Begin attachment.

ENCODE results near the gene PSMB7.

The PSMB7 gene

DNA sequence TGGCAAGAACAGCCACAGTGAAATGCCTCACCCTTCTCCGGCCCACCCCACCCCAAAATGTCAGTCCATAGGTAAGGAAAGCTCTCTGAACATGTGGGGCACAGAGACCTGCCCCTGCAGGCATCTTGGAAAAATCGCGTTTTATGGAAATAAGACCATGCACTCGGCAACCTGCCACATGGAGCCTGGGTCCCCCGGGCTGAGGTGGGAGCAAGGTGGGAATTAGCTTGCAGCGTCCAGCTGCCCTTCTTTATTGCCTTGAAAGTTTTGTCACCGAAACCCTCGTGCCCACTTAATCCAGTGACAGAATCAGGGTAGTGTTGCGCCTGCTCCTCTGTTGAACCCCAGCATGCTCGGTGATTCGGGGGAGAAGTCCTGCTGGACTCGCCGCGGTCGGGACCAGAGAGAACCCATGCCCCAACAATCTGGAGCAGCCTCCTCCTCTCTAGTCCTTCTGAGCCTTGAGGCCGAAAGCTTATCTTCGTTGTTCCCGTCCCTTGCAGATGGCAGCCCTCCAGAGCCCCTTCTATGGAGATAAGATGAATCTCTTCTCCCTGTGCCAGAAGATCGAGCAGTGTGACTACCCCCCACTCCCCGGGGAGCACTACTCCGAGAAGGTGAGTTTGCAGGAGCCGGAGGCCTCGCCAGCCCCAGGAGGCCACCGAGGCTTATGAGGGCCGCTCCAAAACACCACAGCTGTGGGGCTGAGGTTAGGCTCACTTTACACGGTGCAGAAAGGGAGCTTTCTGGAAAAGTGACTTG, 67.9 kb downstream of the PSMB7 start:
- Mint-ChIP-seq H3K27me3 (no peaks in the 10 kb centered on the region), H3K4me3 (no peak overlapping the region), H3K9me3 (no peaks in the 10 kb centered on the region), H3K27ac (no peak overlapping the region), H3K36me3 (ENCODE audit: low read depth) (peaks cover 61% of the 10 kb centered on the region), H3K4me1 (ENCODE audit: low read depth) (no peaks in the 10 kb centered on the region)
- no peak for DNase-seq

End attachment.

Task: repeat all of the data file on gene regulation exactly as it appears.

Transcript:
ENCODE results near the gene PSMB7.

The PSMB7 gene

DNA sequence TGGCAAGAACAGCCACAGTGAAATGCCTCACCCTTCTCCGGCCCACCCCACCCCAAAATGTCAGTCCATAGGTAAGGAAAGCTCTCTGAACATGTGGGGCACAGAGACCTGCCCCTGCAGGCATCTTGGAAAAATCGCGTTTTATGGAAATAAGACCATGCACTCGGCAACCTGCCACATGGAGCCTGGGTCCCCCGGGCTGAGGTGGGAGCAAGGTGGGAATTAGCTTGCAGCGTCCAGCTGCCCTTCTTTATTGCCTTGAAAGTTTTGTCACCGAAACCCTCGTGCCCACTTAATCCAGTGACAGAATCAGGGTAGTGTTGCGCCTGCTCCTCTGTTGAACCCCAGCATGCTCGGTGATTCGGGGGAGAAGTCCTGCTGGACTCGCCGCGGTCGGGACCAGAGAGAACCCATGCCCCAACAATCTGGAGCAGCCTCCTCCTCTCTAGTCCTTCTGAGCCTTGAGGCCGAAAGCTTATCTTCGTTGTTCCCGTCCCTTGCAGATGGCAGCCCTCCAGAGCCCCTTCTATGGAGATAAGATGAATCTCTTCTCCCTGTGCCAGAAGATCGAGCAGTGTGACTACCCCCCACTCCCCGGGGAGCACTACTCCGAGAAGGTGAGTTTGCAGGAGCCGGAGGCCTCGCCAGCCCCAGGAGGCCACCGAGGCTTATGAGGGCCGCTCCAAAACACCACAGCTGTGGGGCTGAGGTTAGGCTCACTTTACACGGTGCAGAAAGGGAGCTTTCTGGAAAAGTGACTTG, 67.9 kb downstream of the PSMB7 start:
- Mint-ChIP-seq H3K27me3 (no peaks in the 10 kb centered on the region), H3K4me3 (no peak overlapping the region), H3K9me3 (no peaks in the 10 kb centered on the region), H3K27ac (no peak overlapping the region), H3K36me3 (ENCODE audit: low read depth) (peaks cover 61% of the 10 kb centered on the region), H3K4me1 (ENCODE audit: low read depth) (no peaks in the 10 kb centered on the region)
- no peak for DNase-seq